4. Ion mobility spectrometry (IMS) using Structures for Lossless Ion Manipulations (SLIM) is an emerging powerful tool for rapid isomer separations. This technology offers high mobility resolution due to prolonged ion mobility path lengths that are achieved on a small form factor separation device. In this work, we interface SLIM IMS separation with a chemical ionization source, which allows one to sample from the gas- and particle-phases directly. As such, one can monitor dynamic isomer populations in ambient air in real-time without prior sample preparation. This technology opens the door to new possibilities in atmospheric chemistry where isomer distribution is expected to play a key role in gas phase processes and in the formation of organic aerosols. The CI-IMS-TOF instrument built by TOFWERK produces ions via a two-step chemical ionization process, which involves 1) producing reagent ions and 2) ionizing neutral analyte molecules via the reagent ions through either charge transfer or adduct formation. Once generated, these secondary ions travel into the SLIM IMS region, where a series of DC- and AC-electrodes on printed circuit boards create a traveling wave driving force. As the ions travel through the helium buffer gas, they separate based on their rotationally averaged collision cross-sections. In the present work, various experiments were performed using an aerosol flow tube reactor and an atmospheric simulation chamber to recreate atmospheric conditions. Gas-phase oxidation of isoprene was used to explore the capabilities of the CI-SLIM IMS-MS under atmospheric relevant conditions. Firstly, the most important oxidation products produced from the OH-oxidation of isoprene were used including methacrolein, methyl vinyl ketone, isoprene epoxy diols (IEPOX), isoprene hydroxy hydroperoxide (1,2 and 4,3-ISOPOOH), and other C5H10O3 reactive uptake products as a single component or as a mixture to first evaluate the capabilities of the CI-SLIM IMS-MS at resolving the different isomers. Secondly, the reactive uptake of IEPOX onto acidic particles and OH-initiated oxidation (low and high NO regimes) of isoprene were studied to characterize the dynamic of the isomers generated within the simulation chamber under various environmental conditions. Results will be presented to demonstrate the capabilities of the newly developed CI-SLIM IMS-MS at resolving isomers in real time. How to cite: Riva, M., Gerber, S., Claflin, M., Mettke, P., Frauenheim, M., Rice, R., Gold, A., Surratt, J., Yatsyna, V., Graf, S., Canagaratna, M., Herrmann, H., Rohner, U., Kamrath, M., and Lopez-Hilfiker, F.: Real-time monitoring of dynamic isomer populations with CI-SLIM IMS-MS, EGU General Assembly 2024, Vienna, Austria, 14–19 Apr 2024, EGU24-6074,, 2024.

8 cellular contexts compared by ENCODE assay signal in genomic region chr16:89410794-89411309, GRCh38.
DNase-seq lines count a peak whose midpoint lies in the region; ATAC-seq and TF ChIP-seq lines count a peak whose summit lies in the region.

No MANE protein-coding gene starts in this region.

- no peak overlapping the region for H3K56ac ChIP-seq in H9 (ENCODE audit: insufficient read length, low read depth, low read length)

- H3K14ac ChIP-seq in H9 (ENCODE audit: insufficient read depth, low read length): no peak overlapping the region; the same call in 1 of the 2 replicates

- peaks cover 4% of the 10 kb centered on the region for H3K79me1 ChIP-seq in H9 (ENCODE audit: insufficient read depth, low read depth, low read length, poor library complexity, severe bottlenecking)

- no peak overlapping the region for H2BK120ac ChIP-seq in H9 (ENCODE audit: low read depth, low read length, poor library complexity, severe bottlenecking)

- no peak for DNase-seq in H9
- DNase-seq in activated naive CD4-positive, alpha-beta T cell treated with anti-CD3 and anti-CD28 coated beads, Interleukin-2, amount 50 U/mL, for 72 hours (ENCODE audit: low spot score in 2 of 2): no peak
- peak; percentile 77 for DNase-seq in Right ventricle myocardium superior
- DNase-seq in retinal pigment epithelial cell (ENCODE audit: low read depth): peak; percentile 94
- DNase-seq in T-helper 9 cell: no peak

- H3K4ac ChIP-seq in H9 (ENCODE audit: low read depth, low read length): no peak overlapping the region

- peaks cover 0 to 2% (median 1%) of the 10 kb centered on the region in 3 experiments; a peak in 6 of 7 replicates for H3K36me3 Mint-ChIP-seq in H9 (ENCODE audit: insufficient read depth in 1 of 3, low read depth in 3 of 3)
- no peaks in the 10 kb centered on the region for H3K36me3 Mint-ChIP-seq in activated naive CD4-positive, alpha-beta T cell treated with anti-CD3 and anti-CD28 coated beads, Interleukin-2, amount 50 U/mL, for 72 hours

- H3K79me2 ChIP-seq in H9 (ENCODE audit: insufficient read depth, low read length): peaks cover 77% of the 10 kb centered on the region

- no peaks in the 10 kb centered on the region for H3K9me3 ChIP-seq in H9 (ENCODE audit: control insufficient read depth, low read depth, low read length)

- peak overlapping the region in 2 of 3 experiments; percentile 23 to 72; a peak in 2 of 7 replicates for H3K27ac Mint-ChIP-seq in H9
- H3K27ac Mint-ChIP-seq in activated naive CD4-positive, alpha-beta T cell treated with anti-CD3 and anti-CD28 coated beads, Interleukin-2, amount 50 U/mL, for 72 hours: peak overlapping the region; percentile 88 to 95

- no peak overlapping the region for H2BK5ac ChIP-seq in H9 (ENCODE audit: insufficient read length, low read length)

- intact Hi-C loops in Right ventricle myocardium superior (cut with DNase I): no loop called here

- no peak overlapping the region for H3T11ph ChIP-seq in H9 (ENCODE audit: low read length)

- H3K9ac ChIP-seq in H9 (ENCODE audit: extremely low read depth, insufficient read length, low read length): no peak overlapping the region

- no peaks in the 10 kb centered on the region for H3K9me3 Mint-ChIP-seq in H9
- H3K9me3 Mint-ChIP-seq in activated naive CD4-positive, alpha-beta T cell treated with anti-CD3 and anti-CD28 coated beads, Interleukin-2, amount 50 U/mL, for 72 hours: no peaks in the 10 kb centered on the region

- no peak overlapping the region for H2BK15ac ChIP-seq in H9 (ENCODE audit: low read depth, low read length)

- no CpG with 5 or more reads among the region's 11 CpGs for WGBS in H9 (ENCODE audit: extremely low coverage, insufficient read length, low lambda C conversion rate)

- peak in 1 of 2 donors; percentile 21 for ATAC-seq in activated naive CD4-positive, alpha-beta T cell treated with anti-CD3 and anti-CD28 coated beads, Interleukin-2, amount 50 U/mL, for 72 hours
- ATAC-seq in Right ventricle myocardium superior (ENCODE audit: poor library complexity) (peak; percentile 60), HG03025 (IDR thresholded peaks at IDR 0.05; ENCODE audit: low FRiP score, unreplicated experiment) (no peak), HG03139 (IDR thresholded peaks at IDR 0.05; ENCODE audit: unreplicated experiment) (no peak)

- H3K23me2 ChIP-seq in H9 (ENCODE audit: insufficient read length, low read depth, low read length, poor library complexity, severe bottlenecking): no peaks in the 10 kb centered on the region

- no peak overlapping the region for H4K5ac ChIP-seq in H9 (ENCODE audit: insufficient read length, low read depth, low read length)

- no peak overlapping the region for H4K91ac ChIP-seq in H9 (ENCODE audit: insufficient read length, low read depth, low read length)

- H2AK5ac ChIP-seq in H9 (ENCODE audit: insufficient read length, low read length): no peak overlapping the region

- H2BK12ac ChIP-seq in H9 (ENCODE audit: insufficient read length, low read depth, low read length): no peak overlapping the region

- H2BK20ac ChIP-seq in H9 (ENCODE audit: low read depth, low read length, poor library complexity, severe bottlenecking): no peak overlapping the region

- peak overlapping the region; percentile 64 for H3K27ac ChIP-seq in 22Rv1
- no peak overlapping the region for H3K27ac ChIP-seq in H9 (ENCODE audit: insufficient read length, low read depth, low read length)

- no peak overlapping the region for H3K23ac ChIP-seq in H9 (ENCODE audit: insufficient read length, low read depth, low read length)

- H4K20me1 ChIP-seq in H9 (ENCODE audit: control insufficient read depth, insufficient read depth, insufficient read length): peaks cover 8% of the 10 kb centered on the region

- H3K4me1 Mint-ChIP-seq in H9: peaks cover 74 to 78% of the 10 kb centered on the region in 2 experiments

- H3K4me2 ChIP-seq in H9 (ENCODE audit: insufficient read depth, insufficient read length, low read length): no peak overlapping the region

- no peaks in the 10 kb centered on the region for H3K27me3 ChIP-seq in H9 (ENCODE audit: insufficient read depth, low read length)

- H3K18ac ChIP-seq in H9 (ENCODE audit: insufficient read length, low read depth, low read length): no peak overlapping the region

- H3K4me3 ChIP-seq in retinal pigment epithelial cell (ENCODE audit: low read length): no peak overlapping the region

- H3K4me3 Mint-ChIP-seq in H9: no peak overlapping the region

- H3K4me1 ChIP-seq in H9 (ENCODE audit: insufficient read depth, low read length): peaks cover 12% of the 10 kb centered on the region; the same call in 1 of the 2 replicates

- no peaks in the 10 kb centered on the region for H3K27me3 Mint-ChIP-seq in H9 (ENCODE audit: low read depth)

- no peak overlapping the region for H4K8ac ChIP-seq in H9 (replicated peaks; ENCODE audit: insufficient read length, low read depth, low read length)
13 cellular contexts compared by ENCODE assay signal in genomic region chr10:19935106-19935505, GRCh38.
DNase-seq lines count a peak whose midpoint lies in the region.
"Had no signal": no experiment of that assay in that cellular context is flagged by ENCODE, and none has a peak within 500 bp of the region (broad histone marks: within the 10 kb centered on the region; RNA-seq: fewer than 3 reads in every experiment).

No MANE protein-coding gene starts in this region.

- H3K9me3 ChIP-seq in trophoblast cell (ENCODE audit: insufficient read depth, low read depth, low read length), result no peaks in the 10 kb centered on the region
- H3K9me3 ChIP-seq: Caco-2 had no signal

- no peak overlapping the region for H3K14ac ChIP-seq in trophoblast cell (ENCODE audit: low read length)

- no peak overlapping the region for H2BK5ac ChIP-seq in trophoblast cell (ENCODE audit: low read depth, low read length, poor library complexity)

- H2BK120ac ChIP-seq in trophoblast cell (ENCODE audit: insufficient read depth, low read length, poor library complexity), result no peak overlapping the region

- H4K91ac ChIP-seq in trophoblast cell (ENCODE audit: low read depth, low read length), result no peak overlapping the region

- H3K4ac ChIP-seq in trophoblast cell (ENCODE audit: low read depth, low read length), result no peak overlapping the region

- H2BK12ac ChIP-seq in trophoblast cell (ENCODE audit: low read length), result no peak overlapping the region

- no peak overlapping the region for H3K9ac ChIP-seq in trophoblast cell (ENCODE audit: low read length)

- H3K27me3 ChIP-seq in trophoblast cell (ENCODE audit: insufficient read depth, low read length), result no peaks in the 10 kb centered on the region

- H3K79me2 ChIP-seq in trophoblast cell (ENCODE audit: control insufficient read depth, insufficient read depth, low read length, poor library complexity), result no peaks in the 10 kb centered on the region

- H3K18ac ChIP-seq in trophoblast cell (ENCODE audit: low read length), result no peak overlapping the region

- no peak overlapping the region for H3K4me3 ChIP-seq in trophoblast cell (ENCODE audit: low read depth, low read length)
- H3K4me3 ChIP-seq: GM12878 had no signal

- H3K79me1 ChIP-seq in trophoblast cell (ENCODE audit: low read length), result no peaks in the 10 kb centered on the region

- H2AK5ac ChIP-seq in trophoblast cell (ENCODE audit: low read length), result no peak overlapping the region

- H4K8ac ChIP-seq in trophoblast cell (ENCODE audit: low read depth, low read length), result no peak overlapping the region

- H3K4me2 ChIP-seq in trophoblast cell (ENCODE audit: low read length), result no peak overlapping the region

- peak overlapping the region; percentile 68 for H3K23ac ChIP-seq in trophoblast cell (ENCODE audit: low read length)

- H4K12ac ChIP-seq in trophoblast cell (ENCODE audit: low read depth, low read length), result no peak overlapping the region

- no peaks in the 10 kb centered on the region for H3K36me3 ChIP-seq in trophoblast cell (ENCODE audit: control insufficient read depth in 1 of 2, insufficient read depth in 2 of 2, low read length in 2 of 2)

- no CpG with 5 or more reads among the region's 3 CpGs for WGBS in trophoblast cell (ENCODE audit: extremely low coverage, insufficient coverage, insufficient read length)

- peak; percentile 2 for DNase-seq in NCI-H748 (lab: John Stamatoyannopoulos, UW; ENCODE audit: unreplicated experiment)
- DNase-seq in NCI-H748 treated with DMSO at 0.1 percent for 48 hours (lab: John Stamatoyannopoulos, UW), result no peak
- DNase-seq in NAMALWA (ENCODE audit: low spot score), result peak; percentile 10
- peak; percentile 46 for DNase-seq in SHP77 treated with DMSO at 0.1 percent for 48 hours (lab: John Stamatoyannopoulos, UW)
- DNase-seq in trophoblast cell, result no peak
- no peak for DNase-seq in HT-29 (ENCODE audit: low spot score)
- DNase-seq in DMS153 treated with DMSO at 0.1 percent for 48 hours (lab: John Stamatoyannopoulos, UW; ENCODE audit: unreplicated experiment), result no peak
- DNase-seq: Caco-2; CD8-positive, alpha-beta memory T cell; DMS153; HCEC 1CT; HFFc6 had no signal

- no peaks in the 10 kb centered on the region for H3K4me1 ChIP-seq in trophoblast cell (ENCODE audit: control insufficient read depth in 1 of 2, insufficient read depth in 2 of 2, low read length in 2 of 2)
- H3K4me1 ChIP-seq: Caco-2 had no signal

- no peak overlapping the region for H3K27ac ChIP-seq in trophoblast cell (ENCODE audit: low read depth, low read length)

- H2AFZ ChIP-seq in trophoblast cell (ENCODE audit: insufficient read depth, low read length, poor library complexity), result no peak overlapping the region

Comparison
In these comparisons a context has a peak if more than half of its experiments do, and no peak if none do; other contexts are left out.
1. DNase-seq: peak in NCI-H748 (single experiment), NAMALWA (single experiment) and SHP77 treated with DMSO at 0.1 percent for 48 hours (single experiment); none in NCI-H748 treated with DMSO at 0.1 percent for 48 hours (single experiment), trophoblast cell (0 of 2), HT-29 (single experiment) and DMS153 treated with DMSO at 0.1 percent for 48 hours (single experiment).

more » « less
  5. Abstract Rationale